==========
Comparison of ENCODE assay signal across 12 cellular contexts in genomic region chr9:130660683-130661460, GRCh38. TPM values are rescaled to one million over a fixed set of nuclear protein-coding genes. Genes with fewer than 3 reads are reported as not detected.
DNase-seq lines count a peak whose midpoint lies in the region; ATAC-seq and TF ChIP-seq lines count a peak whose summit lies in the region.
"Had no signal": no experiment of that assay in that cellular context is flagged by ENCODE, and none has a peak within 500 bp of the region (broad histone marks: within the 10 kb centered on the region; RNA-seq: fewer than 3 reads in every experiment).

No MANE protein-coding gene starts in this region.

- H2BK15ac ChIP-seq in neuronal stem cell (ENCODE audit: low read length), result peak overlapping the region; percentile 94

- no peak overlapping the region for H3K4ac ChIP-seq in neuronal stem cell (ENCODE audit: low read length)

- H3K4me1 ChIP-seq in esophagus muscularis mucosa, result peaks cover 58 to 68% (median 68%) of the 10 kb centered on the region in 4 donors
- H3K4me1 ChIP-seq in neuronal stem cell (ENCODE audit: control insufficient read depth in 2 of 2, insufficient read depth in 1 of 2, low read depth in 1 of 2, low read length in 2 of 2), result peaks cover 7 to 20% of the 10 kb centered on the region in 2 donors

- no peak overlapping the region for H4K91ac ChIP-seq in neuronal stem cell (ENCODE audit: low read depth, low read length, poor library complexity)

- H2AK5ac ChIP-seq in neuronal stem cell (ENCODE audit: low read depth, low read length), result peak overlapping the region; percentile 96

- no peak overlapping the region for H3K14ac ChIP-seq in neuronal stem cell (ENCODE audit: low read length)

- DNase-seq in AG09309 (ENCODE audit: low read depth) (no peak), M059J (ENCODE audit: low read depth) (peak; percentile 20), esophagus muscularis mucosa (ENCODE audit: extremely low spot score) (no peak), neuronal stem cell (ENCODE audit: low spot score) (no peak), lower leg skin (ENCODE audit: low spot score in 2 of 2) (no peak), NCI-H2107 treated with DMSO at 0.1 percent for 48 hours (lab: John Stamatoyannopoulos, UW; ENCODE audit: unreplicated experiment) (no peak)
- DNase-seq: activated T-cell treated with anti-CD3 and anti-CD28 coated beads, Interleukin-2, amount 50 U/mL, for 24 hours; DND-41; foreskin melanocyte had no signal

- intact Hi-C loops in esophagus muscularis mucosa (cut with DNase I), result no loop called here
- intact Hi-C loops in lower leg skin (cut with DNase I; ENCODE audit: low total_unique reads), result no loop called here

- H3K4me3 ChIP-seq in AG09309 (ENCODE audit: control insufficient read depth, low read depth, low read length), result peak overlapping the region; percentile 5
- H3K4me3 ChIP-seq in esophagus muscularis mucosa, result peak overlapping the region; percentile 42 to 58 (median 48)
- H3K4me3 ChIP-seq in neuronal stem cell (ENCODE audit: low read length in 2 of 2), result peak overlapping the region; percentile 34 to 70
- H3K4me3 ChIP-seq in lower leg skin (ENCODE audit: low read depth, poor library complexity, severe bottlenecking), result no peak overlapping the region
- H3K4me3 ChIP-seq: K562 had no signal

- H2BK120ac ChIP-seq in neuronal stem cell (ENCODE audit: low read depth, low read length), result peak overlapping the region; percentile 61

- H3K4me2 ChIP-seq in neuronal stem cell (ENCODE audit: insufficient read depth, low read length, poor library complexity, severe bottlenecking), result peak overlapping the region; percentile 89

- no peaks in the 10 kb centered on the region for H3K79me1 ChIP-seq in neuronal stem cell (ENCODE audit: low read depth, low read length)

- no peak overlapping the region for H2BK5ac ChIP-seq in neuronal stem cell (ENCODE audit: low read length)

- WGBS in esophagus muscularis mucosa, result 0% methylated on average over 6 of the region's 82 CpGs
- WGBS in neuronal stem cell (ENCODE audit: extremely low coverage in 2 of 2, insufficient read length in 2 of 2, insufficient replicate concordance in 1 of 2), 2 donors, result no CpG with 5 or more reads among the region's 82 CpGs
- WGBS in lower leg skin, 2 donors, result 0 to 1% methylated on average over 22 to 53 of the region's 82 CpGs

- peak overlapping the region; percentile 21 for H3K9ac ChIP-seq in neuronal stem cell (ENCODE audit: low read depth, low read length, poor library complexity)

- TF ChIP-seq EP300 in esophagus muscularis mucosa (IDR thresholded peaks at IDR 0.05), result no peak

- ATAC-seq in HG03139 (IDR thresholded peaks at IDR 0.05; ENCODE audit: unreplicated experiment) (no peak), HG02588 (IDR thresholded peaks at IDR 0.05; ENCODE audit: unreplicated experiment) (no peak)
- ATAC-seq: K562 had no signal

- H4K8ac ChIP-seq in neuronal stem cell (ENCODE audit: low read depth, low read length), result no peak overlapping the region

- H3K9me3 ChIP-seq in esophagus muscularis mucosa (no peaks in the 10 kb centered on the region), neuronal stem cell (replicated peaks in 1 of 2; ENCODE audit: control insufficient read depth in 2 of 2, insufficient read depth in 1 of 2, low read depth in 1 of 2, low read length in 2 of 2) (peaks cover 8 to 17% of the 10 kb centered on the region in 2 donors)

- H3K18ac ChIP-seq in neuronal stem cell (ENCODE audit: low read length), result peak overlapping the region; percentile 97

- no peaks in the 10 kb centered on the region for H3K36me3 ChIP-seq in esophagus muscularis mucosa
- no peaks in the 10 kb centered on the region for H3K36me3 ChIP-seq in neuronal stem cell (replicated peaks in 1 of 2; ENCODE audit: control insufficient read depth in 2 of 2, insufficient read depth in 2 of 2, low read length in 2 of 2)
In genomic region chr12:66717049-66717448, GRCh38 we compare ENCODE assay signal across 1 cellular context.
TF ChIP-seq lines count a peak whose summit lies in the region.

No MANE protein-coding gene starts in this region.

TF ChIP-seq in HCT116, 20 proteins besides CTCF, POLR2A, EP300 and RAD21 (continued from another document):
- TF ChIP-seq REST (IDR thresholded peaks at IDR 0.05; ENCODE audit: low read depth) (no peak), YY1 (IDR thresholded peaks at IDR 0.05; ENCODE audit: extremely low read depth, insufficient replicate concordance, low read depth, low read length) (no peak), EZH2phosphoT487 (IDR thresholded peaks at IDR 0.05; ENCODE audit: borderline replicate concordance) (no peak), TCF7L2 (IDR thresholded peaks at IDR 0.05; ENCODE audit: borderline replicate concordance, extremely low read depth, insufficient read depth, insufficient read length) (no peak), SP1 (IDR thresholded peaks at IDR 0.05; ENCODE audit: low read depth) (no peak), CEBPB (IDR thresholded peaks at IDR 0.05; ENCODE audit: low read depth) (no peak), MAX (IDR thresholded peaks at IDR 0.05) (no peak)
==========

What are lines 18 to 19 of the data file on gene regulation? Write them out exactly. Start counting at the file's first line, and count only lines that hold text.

- H3K4me3 ChIP-seq in neuronal stem cell (ENCODE audit: low read length in 2 of 2), result peak overlapping the region; percentile 34 to 70
- H3K4me3 ChIP-seq in lower leg skin (ENCODE audit: low read depth, poor library complexity, severe bottlenecking), result no peak overlapping the region